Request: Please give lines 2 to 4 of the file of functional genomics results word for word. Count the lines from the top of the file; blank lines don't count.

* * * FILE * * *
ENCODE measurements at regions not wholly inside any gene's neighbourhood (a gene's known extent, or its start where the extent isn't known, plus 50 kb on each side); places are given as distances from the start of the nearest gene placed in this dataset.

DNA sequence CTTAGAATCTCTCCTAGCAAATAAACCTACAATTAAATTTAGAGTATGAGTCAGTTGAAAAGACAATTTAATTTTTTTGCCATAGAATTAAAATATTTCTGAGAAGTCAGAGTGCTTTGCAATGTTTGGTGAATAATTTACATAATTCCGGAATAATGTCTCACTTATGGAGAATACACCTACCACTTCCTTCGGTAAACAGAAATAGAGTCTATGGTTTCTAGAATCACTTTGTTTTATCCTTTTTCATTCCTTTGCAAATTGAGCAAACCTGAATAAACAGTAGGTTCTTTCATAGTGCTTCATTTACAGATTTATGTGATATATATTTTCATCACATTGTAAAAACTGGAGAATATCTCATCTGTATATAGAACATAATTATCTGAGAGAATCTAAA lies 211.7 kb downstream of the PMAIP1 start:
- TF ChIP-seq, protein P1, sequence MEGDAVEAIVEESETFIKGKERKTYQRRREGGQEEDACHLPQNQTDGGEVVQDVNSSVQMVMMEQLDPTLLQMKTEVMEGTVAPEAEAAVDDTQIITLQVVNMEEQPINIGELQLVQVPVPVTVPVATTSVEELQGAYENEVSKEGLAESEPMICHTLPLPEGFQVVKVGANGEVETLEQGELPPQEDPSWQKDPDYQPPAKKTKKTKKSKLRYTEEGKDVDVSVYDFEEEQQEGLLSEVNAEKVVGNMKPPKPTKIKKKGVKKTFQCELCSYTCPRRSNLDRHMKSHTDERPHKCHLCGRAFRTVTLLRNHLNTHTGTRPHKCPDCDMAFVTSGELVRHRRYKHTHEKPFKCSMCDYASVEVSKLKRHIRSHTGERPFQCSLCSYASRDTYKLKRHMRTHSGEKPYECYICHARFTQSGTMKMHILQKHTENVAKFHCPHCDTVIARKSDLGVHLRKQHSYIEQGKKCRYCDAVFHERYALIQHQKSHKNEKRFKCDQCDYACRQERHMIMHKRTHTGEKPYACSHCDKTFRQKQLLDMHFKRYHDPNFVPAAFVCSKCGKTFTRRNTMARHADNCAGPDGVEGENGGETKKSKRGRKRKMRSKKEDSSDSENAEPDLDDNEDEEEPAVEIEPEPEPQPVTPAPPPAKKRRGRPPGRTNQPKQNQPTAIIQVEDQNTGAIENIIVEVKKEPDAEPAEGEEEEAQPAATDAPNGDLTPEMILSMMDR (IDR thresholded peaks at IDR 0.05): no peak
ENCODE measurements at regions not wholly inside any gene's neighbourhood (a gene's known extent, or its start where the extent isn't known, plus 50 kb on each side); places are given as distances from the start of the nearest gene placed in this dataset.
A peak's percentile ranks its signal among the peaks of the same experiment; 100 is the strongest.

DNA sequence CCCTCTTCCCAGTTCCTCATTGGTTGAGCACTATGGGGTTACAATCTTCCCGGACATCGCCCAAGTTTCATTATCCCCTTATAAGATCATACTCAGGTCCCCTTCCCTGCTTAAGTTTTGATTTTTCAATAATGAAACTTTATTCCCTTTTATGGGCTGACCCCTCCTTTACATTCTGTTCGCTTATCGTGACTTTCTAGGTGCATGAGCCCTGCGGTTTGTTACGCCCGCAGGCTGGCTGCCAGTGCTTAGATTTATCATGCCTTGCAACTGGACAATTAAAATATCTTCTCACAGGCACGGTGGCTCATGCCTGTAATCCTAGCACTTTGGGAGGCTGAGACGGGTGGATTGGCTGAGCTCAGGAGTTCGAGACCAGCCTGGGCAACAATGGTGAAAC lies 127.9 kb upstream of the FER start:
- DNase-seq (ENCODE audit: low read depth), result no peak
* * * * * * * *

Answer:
DNA sequence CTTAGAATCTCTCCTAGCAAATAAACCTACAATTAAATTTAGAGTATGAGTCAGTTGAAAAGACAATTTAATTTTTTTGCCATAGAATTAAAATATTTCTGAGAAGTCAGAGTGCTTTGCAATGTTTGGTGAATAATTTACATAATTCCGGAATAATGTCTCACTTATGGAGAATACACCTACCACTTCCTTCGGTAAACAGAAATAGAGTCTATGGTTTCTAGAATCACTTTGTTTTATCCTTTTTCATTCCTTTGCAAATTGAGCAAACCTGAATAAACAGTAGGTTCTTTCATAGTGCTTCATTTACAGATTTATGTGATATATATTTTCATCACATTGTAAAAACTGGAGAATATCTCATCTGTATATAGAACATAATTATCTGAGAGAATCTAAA lies 211.7 kb downstream of the PMAIP1 start:
- TF ChIP-seq, protein P1, sequence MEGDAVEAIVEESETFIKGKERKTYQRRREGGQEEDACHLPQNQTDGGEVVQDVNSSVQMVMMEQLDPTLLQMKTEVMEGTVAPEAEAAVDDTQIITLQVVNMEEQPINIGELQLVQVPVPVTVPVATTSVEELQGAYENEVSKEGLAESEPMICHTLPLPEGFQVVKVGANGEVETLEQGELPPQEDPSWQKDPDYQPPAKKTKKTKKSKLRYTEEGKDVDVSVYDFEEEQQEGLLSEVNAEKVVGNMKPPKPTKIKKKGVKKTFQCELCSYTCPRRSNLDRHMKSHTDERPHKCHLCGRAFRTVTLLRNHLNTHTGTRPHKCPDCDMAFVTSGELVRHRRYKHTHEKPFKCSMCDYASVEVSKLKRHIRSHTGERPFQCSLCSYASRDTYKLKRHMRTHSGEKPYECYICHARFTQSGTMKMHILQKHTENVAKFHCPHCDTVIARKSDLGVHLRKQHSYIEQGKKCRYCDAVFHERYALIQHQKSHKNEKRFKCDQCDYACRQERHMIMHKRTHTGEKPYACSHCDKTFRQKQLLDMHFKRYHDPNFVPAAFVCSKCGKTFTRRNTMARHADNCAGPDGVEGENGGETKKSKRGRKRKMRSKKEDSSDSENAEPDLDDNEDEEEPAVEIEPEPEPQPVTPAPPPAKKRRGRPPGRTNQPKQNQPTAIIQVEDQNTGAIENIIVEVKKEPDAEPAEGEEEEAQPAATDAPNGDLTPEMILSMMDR (IDR thresholded peaks at IDR 0.05): no peak
ENCODE measurements at regions not wholly inside any gene's neighbourhood (a gene's known extent, or its start where the extent isn't known, plus 50 kb on each side); places are given as distances from the start of the nearest gene placed in this dataset.